Thursday, May 10, 2012



“[Chinese characters] / Please forgive mefrom Yingelishi: Sinophonic English Poetry and Poetics by Jonathan Stalling
(Counterpath, Denver, 2011)

[Click on image for larger view.]

I chose this poem out of all those in Yingelishi because I found it online. Being almost entirely unfamiliar with the Chinese language, and given what Stalling has down with the Chinese characters (of that, more later) there was no other way to reproduce it.

This poem will be read twice. First, just as I find it. Second, as informed by Stalling’s concept and intentions. This second reading will not be an actual reading, it will be an explanation of what Stalling is doing (and mostly if not entirely in his language). 

It seems appropriate to note here that the one part of this project (of reviewing 28 poems in 29 days which later became 50 reviews in approximately 50 days) that continues to provide some discomfort is my (continuing) lack of faith that I can do justice to poems by reading them as stand-alone objects. Let me explain. And then explain my explanation. So: everything in this review will be doubled, which is appropriate, since this poem, since Stalling’s project, also doubles, at least …

OK. Explanation one:

First premise: a poem is an object. Second premise: Objects exist with or without relations to other objects. Third premise: Outside of certain thought-experiments (meaning: in actual fact) no object exists in isolation (all objects are in relation to other objects). Fourth premise: objects have two kinds of relations: endo-relations and exo-relations (each object is made of other objects; each object relates to external objects).

I will quote Levi R Bryant to explain what this means:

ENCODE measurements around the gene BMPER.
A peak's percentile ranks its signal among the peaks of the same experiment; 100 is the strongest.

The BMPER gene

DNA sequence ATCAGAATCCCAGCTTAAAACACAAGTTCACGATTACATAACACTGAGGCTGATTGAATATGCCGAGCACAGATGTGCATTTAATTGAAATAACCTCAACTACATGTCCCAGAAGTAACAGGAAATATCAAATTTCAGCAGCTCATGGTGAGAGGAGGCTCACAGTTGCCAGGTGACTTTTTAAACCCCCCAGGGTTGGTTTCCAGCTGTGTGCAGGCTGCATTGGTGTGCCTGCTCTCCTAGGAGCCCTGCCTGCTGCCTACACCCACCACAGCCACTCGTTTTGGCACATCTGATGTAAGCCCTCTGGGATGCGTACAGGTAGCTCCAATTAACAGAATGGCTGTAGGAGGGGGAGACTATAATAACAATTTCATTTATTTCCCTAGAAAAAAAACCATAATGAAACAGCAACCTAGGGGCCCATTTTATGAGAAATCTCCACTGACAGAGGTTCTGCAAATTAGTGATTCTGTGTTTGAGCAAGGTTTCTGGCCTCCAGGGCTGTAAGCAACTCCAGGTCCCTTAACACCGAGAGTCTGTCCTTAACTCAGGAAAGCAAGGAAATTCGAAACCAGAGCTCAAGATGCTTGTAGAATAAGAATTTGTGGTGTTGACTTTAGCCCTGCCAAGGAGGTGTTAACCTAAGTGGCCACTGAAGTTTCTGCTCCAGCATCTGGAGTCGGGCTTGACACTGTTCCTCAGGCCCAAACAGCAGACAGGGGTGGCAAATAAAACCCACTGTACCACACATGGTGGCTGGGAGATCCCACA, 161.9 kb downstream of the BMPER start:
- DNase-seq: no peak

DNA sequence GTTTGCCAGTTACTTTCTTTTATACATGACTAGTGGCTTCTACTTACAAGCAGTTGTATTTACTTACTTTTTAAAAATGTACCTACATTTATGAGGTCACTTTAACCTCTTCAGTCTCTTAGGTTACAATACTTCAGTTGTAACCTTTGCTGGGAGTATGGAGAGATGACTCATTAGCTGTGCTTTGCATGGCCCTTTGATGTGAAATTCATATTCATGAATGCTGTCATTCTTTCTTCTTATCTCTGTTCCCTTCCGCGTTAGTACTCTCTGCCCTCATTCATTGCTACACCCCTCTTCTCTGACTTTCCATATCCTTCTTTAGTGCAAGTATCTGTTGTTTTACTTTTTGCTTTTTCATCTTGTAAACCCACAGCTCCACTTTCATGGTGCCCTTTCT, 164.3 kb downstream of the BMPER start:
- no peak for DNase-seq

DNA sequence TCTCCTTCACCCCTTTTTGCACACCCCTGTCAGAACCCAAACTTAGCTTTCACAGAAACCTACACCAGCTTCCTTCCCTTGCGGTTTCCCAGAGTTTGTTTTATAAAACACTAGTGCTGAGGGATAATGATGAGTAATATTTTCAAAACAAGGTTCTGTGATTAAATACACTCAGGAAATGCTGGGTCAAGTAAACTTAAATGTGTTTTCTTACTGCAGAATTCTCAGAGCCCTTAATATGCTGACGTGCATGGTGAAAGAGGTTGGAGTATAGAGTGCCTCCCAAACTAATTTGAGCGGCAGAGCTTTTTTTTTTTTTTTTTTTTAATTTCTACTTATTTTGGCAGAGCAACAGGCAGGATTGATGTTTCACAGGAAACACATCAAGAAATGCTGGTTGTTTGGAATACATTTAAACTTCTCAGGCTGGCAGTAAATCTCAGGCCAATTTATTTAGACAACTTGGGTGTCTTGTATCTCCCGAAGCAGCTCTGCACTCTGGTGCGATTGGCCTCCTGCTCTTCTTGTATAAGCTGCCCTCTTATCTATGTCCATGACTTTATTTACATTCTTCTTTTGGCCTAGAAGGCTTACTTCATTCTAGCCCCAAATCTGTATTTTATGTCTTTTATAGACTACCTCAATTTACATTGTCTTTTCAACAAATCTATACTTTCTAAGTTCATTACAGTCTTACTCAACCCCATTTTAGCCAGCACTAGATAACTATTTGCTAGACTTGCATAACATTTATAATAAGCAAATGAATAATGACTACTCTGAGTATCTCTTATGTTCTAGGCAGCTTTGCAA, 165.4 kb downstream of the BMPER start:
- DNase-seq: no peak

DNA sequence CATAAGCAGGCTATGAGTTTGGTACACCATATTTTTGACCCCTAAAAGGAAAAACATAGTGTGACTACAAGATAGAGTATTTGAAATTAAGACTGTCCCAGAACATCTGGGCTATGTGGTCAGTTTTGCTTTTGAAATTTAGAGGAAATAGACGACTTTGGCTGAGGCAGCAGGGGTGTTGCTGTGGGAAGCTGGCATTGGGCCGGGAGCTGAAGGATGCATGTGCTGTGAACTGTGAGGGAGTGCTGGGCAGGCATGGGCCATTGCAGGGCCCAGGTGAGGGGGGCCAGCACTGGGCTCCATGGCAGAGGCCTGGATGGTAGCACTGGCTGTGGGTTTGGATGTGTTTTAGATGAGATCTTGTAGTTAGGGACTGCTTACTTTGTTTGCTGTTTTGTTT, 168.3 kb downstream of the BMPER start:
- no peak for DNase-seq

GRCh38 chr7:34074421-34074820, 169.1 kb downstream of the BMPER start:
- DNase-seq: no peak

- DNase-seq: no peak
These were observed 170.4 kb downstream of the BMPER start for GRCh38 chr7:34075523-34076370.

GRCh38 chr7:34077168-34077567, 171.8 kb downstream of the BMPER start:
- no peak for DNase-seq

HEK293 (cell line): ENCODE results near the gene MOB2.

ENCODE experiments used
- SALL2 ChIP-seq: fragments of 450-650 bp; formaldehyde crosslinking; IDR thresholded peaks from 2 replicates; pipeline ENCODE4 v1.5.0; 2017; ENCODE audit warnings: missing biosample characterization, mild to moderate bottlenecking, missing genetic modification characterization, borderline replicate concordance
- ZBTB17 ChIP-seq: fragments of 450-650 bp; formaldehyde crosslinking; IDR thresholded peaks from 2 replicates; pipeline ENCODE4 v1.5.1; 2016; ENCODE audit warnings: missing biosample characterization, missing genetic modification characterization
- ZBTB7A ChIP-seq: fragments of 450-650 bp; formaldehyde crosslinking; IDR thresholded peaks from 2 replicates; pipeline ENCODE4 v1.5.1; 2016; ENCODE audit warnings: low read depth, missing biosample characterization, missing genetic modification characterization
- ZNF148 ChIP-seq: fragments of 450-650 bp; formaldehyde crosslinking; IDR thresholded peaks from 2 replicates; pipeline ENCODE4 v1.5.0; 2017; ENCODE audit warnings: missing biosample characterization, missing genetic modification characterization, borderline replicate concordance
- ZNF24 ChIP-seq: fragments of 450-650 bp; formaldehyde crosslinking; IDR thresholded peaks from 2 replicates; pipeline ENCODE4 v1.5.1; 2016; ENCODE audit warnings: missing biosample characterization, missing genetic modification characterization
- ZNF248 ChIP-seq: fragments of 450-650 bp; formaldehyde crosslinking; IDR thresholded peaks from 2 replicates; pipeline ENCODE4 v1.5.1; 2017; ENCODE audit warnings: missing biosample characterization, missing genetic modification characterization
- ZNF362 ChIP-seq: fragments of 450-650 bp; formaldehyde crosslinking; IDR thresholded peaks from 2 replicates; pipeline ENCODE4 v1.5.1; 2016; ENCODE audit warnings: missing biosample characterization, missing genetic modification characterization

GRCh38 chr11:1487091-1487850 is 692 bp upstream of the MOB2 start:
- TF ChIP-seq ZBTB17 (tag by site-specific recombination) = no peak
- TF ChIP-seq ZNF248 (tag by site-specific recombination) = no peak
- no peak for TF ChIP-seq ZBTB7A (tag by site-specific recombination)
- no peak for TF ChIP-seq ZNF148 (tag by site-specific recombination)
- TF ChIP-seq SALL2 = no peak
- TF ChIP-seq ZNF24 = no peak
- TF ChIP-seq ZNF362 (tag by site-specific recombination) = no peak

This point can be illustrated in terms of ecological theory. An ecological system is one object. It has a unique endo-relational structure that makes it act as one. But this ecological system both contains other ecological systems (for example, the ecology of a single tree in a rain forest), and contains other objects (frogs, trees, insects, soil, droplets of water, bacteria, birds, etc., etc., etc.). These other objects both rely on that eco-system for their own continued existence in a particular way, and are independent in their own right. If I emphasize reference to the particular way in which a subset or smaller scale object enjoys its existence within an eco-system, then this is to underline that the way an object exists within a particular texture of relations is a local actualization that does not exhaust the virtual potentiality or excess of the object. The object, in principle, can be detached from the ecosystem (though this might bring about a nil actualization: death), and this detachment would generate other actualizations or local manifestations that would never appear within that particular contexture of relations (here we might think of the sad fate of many animals in earlier zoos that began exhibiting markedly different behaviors in captivity). Without this sort of meriology we’re unable to account for these sorts of possibilities.

(Levi R Bryant, “Mereologies and Objects”, at objects/ Larval Subjects,  30 Jan 010)

Second explanation, in terms of the first:

A poem is an ecosystem within an ecosystem within an ecosystem etc etc ad infinitum. And while a poem’s endo-relational structure (its syntax, semantics, music, etc etc) may not change, its exo-relations (a change in the ecosystem of which it is a part, a movement from one ecosystem to another, certainly affects it. And it certainly affects how we relate to it. And it affects how we relate to its endo-relational structure as well.